I recently found myself slightly obsessed and terrified about my marriage.
I’m in a weird season with a ton of new marriages all around me mixed with a bunch of crumbling marriages in the lives of people I know very well—family members, friends, coaching clients.
For better or for worse (pun intended), there’s a lot of focus on marriage all around me.
All of this thinking about marriage, talking about marriage, and working on marriage totally rubbed off on me. Like a lot of people around me, I found myself ruminating about my marriage a lot.
On top of that, I finally got around to reading a very popular book I’ve been wanting to check out called His Needs, Her Needs: Building an Affair-Proof Marriage.
I started freaking out inside my head:
What if my marriage isn’t as good as I think it is?
What if my husband is only pretending to be happy?
Am I meeting his needs?
Is he actually meeting mine?
What do we need to do to make our marriage happier, better, stronger, more resistant to divorce or an affair?
I even went so far as to print out an assessment for each of us based on the His Needs, Her Needs book. The assessment was for each of us to rate the importance of various needs in marriage and assess our spouse on how well they were being met. In other words, I wanted to identify all the areas that were lacking.
Thankfully, God intervened. (Or at a minimum, Facebook did.)
I happened to come across a video on Facebook for another marriage book called You and Me Forever: Marriage in Light of Eternity.
The authors presented a totally different approach to marriage that turned my obsession upside down.
Instead of focusing all our effort in marriage on each other, they argued, instead of worrying so much about getting our needs met, meeting our spouse’s needs, and enjoying a blissful life of friendship, what if we focused our marriage first and foremost on how we could unite as a team to serve God?
Umm . . .
Duh, Diana. This was a game changer. I felt inspired and convicted.
The truth is, there have been times in our marriage that did warrant a lot of focus on each other: when we first got married and moved in together, for example, or when my stress was so out of control it was majorly hurting not just me but my husband too. I realize there may be times in the future where this is necessary again. I’m sure the year after we have our first kid will require an extra dose of effort to keep our marriage healthy.
However, that’s not the place we’re in right now. By God’s grace, our marriage is really strong, healthy, and wonderful. A good marriage comes pretty easily in the season we’re in. Sure, it’s not perfect, but will it ever be?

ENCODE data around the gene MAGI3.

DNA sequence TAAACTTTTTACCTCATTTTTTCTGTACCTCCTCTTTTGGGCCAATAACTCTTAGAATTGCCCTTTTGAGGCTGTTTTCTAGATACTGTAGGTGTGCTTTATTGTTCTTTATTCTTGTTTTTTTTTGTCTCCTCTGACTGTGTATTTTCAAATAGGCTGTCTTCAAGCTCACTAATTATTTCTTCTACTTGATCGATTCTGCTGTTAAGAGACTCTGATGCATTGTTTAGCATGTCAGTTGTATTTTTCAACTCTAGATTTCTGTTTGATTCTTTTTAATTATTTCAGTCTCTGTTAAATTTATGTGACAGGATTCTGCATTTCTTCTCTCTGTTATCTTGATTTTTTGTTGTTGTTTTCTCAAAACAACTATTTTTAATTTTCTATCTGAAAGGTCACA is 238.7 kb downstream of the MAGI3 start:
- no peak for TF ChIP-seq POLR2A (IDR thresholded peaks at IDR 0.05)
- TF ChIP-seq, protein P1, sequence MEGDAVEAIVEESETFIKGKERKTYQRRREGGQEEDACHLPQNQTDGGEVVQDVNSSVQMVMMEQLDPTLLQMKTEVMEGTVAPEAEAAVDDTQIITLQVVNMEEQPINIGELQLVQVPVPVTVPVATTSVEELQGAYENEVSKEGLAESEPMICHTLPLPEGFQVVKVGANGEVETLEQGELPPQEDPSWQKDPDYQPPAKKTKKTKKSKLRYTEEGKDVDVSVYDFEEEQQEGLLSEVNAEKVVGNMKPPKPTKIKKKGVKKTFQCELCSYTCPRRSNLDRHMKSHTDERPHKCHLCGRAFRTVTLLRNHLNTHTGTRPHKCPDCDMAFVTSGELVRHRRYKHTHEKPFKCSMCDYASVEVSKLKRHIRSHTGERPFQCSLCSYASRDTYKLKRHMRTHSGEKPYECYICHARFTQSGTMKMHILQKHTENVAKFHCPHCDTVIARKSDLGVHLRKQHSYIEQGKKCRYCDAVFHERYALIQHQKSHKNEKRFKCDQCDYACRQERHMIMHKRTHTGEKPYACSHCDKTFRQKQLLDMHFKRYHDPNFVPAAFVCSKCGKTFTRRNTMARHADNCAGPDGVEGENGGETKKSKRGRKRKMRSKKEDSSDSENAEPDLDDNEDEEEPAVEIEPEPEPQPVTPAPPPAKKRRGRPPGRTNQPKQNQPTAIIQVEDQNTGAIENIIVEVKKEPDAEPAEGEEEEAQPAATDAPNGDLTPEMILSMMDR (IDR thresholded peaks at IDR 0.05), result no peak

If my marriage is one notch below perfect, is it a good idea for me to obsess over getting it to the very top of the peak of perfection?
I don’t think so.
I know God created marriage and thinks it’s a beautiful thing, but I don’t believe God created marriage just for an earthly reason.
Everything on earth, even things that won’t last beyond judgment day, is designed to point back to God and give him glory. Nature. Marriage. Everything.
As a result of all this, I’m choosing to care less about my marriage in this season.
I’m choosing not to take that assessment about my needs and whether they’re being met, and I’m choosing not to obsess over the tiny things I could do better or my husband could do better. (It’s not his job to make me perfectly happy or meet all my needs anyway. In my flawed thinking, I was unconsciously starting to believe that.)
Instead, I’m choosing to love my marriage exactly where it’s at, to continue to do the routine things that keep our marriage healthy, and to approach God with open hands to say, “God, what do you want from this marriage? What can we do for you?”
Instead of looking horizontally at Kyle and focusing on the two of us, Kyle and I together are looking vertically to God and focusing on the three of us. I’m choosing to care less about a very good thing so I can care more about the best thing.
Marriage doesn’t last forever; eternity in heaven does. I’ll take the eternal focus, please.
I trust that the Lord will bless our marriage even if we put him above each other.
Diana Kerr is a certified professional life coach for go-getter Christian women. In September, she will celebrate five years of marriage to a husband who, praise God, does not naturally tend to overthink and overcomplicate everything like she does. Sign up here to get on Diana’s e-mail list for weekly tips and encouragement about living a bold, intentional life.
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